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Direct Imaging of Lattice Atoms and
Topological Defects in Graphene Membranes
Jannik C. Meyer, C. Kisielowski, R. Erni, Marta D. Rossell, M. F. Crommie, and A. Zettl
Nano Lett., 2008, 8 (11), 3582-3586 • DOI: 10.1021/nl801386m • Publication Date (Web): 19 June 2008
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Direct Imaging of Lattice Atoms and
Topological Defects in Graphene
Jannik C. Meyer,†C. Kisielowski,‡R. Erni,‡Marta D. Rossell,‡M. F. Crommie,†
and A. Zettl*,†
Materials Sciences DiVision, Lawrence Berkeley National Laboratory and Department
of Physics, UniVersity of California at Berkeley, and National Center for Electron
Microscopy, Lawrence Berkeley National Laboratory, Berkeley, California 94720
Received May 14, 2008
We present a transmission electron microscopy investigation of graphene membranes, crystalline foils with a thickness of only 1 atom. By
usingaberration-correctionincombinationwithamonochromator, 1-Åresolutionisachievedatanaccelerationvoltageofonly80kV. Thelow
voltageiscrucial for thestabilityof thesemembranes. Asaresult, everyindividual carbonatominthefieldof viewisdetectedandresolved.
Weobserveahighlycrystallinelatticealongwithoccasional point defects. Theformationandannealingof Stone-Walesdefectsisobserved
in situ. Multiple five- and seven-membered rings appear exclusively in combinations that avoid dislocations and disclinations, in contrast to
previous observations on highly curved (tube- or fullerene-like) graphene surfaces.
Graphene is a single atomic layer of graphite that has only
recently become experimentally accessible in an isolated
form.1,2Because the electronic, thermal, and mechanical
properties of graphene are exceptionally sensitive to lattice
imperfections,3–6a study of defects in this material is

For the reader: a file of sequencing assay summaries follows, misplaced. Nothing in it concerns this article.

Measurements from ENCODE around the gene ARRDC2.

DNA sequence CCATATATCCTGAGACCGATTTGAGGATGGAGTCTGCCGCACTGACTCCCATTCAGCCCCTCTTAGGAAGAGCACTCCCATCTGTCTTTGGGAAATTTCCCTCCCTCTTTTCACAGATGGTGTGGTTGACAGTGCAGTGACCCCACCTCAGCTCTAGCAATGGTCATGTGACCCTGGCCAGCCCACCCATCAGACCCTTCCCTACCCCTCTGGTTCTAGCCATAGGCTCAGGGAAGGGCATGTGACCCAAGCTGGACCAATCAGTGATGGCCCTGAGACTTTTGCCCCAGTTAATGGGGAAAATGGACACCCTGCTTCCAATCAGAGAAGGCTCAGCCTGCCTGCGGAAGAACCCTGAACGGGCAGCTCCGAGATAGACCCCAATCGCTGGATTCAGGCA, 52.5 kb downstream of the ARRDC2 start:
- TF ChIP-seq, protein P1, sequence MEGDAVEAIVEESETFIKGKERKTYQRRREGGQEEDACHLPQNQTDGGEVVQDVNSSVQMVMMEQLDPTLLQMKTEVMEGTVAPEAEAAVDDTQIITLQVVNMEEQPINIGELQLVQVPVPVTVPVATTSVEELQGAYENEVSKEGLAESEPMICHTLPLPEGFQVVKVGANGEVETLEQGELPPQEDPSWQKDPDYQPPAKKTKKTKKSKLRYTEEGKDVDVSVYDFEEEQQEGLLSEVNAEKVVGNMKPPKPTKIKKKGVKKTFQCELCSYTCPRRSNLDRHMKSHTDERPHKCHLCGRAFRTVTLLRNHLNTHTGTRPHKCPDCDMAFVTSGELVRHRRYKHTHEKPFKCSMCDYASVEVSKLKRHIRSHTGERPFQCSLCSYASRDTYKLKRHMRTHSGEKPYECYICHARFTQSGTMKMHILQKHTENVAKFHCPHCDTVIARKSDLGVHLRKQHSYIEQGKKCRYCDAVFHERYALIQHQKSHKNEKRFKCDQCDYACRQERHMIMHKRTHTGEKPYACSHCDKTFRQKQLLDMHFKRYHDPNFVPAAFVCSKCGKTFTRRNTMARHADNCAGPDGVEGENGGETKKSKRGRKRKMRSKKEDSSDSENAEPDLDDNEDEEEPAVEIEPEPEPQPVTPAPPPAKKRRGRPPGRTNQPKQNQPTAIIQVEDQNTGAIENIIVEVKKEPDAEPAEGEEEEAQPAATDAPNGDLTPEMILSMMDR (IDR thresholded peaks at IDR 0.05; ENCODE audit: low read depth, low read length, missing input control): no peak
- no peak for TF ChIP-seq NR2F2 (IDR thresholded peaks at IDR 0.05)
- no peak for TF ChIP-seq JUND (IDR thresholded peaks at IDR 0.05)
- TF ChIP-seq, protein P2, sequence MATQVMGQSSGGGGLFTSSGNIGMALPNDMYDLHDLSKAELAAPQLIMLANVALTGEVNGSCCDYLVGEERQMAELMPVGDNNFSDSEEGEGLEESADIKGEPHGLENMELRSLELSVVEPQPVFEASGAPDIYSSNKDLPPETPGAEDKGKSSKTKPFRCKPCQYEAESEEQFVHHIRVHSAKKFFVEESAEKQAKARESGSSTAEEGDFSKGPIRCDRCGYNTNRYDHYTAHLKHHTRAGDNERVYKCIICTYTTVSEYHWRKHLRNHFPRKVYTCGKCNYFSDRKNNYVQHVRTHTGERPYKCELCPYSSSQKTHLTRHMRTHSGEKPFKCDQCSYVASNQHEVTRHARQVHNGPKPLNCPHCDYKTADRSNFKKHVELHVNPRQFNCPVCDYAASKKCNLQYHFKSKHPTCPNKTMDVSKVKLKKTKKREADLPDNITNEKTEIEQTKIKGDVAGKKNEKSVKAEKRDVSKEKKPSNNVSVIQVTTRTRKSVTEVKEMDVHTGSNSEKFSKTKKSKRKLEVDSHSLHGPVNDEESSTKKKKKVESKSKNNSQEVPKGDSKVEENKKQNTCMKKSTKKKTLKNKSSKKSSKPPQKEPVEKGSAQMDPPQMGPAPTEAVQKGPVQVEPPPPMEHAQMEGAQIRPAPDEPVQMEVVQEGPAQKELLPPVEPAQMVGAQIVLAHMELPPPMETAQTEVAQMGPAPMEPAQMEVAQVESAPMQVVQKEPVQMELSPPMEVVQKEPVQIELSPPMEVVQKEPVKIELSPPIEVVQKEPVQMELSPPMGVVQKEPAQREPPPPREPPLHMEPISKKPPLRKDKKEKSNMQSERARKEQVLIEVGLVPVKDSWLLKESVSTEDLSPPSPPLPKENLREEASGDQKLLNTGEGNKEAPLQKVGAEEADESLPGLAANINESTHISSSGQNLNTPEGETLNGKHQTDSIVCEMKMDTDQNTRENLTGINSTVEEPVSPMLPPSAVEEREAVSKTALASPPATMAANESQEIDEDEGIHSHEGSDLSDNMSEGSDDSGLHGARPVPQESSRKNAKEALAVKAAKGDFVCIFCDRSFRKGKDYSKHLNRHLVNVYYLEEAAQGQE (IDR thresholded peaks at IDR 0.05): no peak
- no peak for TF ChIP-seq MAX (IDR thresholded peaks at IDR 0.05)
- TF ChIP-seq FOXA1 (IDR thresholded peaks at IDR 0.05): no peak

critically important. Although highly curved graphene de-
rivatives such as carbon nanotubes and fullerenes have been
studied extensively,9–11defects and their dynamics in a planar
graphene remain experimentally unexplored.
The optimal experimental configuration for defect study
in planar graphene would be free-standing membranes, that
is, crystalline foils with a thickness of only 1 carbon atom,
probed by a microscopy with true single-atom resolution and
with a sufficient data acquisition rate to record real-time
defect formation and dynamics. Although it would seem that
transmission electron microscopes (TEMs) are ideally suited
to this task, traditional TEMs lack the necessary resolution
at the required low operating voltages. Here we show the
first results obtained with a new microscope design, the
aberration-corrected, monochromated TEAM 0.5 transmis-
sion electron microscope, operated at 80 kV.7,8This unique
microscope achieves subangstrom resolution even at 80 kV,
thus providing the capability to resolve every single carbon
atom in the graphene lattice even for suspended single-layer
graphene. Indeed, experimentally we find that, even for
single-shot data aquisition, each atom in the field of view is
detected with a signal well above the noise. We are able to
directly image theoretically predicted configurations such as
Stone-Wales defects and explore their real-time dynamics.
We find that the dynamics are significantly different from
those for closed-shell graphenes such as nanotubes or
Graphene membranes were prepared as described in ref
12. In brief, graphene was isolated on a silicon wafer with
a 300-nm oxide layer by mechanical cleavage and located
by optical microscopy. A commercially available TEM grid
(c-flat, Protochips inc.) with 1-µm holes was placed onto
the flake and the grid with its perforated amorphous carbon
film was pulled into contact with the substrate by evaporating
a drop of solvent. Then, the grid along with the graphene
sheet was floated off using a second drop of solvent. The
as-prepared membranes were irradiated briefly in a conven-
tional TEM or scanning electron microscope along the edges
of the thin regions, thereby pinning them down by hydro-
carbon deposits12(without this step, we found that the sheets